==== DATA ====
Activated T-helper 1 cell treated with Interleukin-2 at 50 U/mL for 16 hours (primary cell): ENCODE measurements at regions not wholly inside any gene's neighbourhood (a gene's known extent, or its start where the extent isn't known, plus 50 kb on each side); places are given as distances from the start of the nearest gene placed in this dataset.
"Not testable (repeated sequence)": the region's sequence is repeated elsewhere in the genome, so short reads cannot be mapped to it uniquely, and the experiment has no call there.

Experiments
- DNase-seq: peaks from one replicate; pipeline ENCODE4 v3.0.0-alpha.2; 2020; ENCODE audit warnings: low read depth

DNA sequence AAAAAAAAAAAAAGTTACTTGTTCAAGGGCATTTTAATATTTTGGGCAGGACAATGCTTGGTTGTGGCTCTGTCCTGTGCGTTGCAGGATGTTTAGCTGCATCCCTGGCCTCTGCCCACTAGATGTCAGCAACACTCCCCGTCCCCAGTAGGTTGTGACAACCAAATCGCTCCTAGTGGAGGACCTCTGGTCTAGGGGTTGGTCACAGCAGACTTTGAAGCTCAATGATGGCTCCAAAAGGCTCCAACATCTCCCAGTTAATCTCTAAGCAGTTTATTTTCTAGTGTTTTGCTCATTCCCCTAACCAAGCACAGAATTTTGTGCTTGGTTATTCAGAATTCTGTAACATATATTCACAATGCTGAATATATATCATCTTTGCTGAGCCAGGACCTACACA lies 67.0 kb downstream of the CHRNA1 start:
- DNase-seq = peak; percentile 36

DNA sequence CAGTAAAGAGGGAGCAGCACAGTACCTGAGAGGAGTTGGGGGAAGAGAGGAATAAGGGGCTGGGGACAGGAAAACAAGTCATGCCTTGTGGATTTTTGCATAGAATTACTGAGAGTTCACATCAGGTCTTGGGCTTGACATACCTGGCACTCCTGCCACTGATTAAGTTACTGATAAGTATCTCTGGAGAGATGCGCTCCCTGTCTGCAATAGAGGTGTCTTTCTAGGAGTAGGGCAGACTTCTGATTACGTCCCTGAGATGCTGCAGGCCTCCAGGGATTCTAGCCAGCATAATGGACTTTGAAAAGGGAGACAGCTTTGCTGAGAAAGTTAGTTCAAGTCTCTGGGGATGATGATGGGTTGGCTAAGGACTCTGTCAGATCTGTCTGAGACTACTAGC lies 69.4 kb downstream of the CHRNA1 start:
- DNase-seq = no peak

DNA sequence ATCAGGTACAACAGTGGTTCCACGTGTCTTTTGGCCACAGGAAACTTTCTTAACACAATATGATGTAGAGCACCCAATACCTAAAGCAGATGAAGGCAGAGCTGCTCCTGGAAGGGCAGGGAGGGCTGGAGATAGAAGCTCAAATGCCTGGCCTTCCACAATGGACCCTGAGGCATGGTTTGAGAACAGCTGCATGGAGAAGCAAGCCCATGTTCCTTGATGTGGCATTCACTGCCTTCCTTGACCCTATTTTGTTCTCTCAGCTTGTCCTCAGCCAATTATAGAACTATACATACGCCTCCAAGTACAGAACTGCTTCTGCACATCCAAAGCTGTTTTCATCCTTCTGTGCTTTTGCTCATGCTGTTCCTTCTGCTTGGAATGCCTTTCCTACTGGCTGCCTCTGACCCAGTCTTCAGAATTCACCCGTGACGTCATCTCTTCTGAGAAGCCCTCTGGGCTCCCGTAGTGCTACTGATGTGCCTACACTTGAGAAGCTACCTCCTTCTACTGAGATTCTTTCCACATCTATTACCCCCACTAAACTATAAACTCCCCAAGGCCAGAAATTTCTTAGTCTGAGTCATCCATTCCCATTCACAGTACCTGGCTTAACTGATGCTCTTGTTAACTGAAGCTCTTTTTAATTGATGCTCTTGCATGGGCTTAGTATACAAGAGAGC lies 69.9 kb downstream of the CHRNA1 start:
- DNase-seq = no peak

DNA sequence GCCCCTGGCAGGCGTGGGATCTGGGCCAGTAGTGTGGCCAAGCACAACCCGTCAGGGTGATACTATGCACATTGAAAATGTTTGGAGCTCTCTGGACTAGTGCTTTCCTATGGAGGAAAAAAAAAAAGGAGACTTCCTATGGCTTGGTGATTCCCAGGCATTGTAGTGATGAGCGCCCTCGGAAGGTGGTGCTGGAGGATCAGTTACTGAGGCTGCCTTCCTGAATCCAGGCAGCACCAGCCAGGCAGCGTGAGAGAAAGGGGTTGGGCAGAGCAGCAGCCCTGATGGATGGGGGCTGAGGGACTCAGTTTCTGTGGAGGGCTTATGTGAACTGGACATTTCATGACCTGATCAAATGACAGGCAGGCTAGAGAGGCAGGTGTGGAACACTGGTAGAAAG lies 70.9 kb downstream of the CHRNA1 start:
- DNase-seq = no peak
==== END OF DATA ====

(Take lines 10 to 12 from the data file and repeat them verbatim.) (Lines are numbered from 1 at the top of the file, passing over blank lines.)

- DNase-seq = no peak

DNA sequence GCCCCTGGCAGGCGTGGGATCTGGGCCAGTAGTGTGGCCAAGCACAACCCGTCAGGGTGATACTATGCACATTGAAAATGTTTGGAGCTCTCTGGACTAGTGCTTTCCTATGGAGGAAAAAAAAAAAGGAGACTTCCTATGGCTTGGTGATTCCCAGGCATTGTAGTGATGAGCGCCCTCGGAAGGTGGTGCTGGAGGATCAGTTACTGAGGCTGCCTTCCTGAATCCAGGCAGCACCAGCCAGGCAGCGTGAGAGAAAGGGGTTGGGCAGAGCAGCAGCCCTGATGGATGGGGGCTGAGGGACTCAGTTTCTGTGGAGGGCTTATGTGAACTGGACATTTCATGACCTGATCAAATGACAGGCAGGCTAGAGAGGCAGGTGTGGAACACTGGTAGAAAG lies 70.9 kb downstream of the CHRNA1 start:
- DNase-seq = no peak